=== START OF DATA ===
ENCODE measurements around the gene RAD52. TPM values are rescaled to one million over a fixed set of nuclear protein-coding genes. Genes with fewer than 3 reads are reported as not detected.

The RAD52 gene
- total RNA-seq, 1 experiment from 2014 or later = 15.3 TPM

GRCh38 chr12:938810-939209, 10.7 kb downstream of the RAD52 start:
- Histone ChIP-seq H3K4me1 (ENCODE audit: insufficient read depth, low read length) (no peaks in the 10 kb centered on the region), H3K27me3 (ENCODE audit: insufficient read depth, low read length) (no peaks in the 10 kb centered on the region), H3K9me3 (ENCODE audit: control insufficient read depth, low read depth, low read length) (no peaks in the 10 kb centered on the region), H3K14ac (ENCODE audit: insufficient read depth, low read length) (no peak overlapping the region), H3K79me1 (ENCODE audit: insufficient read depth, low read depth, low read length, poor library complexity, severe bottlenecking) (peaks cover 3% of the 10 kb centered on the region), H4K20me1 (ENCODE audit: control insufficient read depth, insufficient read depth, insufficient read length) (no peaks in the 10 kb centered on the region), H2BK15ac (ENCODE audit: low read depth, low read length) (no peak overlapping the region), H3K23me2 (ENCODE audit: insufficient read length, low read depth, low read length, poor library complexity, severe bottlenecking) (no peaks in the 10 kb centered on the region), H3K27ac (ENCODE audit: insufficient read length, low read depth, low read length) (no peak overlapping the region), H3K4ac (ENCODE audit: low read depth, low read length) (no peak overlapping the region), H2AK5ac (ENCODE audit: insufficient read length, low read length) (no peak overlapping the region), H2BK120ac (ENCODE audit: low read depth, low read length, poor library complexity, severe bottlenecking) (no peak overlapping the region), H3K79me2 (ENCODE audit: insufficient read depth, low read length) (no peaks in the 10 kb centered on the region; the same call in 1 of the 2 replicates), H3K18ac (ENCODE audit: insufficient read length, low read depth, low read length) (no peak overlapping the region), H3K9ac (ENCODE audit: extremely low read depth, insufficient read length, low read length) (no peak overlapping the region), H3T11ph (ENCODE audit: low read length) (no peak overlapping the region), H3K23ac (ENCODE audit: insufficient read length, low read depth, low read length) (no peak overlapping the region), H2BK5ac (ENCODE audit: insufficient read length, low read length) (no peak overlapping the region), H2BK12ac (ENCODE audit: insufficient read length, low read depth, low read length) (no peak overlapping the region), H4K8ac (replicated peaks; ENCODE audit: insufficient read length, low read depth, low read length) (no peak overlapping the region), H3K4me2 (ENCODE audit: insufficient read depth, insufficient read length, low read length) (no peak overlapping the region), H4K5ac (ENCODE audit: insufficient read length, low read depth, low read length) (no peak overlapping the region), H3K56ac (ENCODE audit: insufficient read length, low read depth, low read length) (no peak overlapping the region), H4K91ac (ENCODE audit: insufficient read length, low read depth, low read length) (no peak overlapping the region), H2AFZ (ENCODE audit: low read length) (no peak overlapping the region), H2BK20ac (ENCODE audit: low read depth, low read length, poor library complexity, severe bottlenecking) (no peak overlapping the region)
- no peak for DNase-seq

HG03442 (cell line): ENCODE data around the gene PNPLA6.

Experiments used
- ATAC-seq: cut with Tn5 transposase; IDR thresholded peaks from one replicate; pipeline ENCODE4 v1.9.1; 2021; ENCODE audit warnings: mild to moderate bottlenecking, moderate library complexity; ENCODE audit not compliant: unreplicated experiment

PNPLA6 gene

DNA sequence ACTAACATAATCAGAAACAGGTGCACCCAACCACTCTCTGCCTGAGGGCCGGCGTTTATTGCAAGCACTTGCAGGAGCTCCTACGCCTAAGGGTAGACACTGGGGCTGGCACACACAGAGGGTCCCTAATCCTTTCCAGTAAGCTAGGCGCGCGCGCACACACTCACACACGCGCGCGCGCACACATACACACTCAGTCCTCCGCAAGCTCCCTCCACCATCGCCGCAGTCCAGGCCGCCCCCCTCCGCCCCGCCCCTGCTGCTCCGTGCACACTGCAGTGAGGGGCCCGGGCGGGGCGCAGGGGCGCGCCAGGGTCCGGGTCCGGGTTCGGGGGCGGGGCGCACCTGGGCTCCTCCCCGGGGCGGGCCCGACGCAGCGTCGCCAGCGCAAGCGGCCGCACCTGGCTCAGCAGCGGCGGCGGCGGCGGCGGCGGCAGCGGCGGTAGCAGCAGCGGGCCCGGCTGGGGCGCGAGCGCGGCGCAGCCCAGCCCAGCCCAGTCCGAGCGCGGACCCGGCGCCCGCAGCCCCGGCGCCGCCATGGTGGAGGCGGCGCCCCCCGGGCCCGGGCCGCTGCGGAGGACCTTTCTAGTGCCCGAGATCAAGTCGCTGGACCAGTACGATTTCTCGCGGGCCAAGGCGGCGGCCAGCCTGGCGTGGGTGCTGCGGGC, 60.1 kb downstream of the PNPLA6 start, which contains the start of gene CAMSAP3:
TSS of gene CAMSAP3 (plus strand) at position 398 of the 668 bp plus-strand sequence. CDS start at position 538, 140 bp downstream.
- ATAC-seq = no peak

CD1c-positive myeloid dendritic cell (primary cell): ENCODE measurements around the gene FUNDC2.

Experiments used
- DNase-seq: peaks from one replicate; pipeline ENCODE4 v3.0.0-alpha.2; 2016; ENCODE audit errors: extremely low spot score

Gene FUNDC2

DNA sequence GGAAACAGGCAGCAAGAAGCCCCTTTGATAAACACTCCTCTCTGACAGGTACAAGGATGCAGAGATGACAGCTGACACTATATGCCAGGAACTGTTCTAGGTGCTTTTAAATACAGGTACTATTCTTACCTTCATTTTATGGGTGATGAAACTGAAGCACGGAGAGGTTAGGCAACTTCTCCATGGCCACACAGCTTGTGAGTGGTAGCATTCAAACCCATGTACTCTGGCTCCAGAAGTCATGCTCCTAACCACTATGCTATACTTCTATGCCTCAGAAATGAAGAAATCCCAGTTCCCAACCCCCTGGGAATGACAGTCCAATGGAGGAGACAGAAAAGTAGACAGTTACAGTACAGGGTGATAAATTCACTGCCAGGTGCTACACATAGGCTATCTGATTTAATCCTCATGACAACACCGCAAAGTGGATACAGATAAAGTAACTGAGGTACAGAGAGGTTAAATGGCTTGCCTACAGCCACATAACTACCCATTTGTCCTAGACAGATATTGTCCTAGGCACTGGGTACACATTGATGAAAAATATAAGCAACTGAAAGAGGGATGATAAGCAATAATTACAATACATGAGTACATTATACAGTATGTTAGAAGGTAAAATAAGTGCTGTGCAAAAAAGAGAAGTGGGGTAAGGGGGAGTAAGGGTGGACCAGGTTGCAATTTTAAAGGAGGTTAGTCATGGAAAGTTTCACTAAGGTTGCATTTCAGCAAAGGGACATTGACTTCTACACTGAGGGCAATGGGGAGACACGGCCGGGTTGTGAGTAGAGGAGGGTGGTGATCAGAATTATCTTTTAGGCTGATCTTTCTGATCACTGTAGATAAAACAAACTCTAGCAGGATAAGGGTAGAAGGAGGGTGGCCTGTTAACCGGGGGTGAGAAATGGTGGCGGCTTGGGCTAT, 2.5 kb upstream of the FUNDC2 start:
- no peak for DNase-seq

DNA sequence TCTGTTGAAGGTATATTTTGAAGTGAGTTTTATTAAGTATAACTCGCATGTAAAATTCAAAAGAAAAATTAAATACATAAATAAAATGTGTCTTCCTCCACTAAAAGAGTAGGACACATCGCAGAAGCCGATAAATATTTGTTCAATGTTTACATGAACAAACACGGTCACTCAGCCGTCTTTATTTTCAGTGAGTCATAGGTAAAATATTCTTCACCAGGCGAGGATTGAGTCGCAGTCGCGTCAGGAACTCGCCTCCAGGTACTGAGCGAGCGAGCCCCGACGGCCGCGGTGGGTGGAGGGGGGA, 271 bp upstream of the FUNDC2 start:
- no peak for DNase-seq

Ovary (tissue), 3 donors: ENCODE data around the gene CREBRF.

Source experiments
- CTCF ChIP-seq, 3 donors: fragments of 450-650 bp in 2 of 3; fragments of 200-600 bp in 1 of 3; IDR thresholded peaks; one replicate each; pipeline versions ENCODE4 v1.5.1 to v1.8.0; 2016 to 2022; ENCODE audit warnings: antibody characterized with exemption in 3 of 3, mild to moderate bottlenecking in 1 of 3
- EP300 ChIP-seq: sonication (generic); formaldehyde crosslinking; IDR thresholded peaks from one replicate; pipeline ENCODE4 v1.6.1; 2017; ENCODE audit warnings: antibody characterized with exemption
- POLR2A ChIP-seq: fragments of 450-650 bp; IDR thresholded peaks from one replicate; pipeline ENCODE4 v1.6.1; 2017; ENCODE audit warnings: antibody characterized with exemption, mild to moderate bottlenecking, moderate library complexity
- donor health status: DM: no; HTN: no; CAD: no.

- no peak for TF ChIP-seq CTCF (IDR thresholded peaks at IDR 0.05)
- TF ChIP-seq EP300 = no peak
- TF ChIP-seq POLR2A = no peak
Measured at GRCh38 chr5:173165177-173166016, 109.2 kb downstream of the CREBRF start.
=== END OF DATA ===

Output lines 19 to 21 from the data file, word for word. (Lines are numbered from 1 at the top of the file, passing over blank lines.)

- no peak for DNase-seq

DNA sequence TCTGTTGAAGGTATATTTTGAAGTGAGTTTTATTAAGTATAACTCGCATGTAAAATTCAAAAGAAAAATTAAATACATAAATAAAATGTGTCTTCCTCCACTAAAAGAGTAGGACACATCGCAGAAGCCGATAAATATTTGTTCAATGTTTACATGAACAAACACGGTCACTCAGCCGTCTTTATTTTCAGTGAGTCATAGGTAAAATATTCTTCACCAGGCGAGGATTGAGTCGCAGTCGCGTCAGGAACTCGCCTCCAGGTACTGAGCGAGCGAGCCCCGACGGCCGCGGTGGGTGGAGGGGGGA, 271 bp upstream of the FUNDC2 start:
- no peak for DNase-seq